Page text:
Death Penalty Answer Incomplete

While you normally do an excellent job in your Quick Questions section, I disagreed with your reply in March to the following query (page 43): "If a Catholic judge is presiding over a trial in a jurisdiction where capital punishment is legal, may he pronounce a sentence of death?"

The reply given asserted that the Catechism of the Catholic Church makes it "very clear" that capital punishment may be morally imposed, and then quoted the first line of Catechism, paragraph 2267. I think the answer given is problematic. In order to present Catholic teaching on this point fairly, it would have been better to quote the full text of CCC 2267, and not just the first sentence. Here is the relevant passage from the Catechism:

Assuming that the guilty party’s identity and responsibility have been fully determined, the traditional teaching of the Church does not exclude recourse to the death penalty, if this is the only possible way of effectively defending human lives against the unjust aggressor. If, however, non-lethal means are sufficient to defend and protect people’s safety from the aggressor, authority will limit itself to such means, as these are more in keeping with the concrete conditions of the common good and are more in conformity to the dignity of the human person. Today, in fact, as a consequence of the possibilities which the state has for effectively preventing crime, by rendering one who has committed an offense incapable of doing harm—without definitely taking away from him the possibility of redeeming himself—the cases in which the execution of the offender is an absolute necessity are very rare, if not practically nonexistent.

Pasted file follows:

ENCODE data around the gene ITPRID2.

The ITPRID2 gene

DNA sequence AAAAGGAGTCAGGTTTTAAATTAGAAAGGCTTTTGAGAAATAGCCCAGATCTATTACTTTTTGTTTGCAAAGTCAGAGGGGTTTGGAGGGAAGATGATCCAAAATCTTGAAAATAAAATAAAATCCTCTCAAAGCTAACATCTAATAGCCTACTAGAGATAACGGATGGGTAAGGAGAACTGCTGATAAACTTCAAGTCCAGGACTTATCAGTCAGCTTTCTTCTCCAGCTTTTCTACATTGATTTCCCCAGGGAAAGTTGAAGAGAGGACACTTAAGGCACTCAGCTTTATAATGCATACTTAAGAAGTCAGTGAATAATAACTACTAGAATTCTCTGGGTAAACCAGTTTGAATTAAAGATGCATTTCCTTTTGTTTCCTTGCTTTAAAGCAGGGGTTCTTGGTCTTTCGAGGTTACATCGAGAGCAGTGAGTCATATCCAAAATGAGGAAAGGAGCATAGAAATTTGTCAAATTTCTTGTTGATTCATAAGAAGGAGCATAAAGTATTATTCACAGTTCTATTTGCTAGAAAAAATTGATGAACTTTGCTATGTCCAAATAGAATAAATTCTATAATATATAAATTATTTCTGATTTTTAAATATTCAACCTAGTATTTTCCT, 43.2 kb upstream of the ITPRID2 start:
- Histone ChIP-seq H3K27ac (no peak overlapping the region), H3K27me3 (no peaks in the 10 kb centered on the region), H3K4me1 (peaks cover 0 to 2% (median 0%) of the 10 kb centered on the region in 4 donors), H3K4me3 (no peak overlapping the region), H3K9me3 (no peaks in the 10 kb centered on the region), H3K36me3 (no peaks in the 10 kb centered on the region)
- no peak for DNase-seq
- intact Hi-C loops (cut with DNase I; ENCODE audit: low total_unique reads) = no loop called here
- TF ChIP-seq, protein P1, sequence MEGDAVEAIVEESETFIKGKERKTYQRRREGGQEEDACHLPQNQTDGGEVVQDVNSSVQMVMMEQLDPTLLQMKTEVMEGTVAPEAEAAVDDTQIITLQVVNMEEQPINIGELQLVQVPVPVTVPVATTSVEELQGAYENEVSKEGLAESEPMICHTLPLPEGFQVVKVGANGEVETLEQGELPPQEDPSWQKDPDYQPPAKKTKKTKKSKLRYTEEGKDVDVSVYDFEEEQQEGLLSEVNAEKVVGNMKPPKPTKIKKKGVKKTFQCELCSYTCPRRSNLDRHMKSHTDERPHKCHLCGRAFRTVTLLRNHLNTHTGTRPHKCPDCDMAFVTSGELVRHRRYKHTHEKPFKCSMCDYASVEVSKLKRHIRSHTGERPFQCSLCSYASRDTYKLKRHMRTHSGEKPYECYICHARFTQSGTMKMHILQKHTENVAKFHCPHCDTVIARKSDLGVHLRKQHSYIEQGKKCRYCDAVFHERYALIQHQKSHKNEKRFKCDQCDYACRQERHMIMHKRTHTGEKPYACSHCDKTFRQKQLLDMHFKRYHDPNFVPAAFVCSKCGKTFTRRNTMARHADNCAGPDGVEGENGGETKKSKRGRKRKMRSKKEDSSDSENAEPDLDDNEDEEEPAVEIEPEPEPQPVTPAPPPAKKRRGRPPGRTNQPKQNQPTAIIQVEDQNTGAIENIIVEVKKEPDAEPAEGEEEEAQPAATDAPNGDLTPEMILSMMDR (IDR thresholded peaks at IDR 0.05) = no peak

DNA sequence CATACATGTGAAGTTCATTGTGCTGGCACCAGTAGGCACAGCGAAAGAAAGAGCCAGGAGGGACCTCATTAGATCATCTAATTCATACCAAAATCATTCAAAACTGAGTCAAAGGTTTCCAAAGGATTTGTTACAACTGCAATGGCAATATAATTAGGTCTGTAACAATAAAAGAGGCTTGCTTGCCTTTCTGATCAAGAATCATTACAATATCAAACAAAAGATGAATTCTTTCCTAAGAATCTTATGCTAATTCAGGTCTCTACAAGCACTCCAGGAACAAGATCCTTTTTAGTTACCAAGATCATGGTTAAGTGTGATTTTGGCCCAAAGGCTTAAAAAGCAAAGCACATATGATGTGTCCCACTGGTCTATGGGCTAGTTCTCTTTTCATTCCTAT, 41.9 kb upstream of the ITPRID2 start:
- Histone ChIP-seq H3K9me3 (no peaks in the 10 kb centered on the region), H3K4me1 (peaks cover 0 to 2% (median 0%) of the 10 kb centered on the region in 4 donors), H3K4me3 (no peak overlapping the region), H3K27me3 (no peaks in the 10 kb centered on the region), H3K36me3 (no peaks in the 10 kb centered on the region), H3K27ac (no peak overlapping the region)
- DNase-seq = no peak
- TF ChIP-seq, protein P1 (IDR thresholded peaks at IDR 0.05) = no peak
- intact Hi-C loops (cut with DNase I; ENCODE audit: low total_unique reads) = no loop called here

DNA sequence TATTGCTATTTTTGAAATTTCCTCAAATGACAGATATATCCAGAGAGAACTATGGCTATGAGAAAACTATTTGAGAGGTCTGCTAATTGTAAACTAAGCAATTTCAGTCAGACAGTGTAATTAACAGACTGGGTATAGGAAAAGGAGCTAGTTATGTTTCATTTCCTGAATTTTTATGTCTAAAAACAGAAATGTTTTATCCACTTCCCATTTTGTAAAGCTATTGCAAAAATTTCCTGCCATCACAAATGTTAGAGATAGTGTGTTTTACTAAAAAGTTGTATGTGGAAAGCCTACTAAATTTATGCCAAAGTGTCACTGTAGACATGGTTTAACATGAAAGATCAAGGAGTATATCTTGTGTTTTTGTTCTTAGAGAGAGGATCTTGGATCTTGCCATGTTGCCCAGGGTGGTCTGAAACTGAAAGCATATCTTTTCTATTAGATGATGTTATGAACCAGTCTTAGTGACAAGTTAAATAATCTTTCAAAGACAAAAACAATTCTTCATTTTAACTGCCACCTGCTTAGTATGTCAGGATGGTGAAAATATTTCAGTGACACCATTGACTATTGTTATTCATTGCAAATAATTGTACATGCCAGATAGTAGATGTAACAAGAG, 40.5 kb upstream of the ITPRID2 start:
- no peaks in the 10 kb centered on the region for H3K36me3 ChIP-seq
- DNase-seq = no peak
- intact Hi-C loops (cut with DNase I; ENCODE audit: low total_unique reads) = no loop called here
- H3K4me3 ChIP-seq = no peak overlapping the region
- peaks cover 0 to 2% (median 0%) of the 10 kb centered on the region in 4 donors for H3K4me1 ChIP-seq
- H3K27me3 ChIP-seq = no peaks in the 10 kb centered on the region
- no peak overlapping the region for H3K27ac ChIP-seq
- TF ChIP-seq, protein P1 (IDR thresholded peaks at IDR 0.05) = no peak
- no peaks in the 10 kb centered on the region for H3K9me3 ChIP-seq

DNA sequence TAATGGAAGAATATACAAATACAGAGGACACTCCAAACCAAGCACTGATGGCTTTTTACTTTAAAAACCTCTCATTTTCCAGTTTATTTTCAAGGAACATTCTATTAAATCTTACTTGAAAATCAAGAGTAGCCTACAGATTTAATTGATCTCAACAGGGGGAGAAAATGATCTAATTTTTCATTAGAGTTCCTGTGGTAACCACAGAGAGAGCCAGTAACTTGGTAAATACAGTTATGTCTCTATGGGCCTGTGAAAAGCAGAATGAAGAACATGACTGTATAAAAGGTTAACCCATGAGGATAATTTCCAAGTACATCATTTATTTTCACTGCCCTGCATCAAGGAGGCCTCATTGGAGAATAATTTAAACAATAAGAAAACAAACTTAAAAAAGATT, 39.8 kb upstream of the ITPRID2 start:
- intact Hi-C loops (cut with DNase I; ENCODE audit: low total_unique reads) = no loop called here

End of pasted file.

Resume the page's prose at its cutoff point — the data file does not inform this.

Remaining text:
— Brian Finnerty
New York, New York

Protestant Irony


I’d like to offer an enhancement to Dwight Longenecker’s "Baptism Saves You" (March 2008). Protestants must agree that God’s forgiveness of one’s sins is necessary for salvation. But, according to Scripture, this does not occur in our first moment of faith in Jesus Christ, as Protestants claim. Saul was not saved the moment he was struck on the road to Damascus and first believed in Jesus Christ because his sins were not forgiven until three days later, when he was baptized (Acts 9:9-19 and 22:16). Isn’t it ironic that Protestants claim Paul preached "salvation by [mental] faith alone" when it didn’t work that way for Paul himself ?

—Deloris Gross
Coon Rapids, Minnesota

The Church and the Nazis, Continued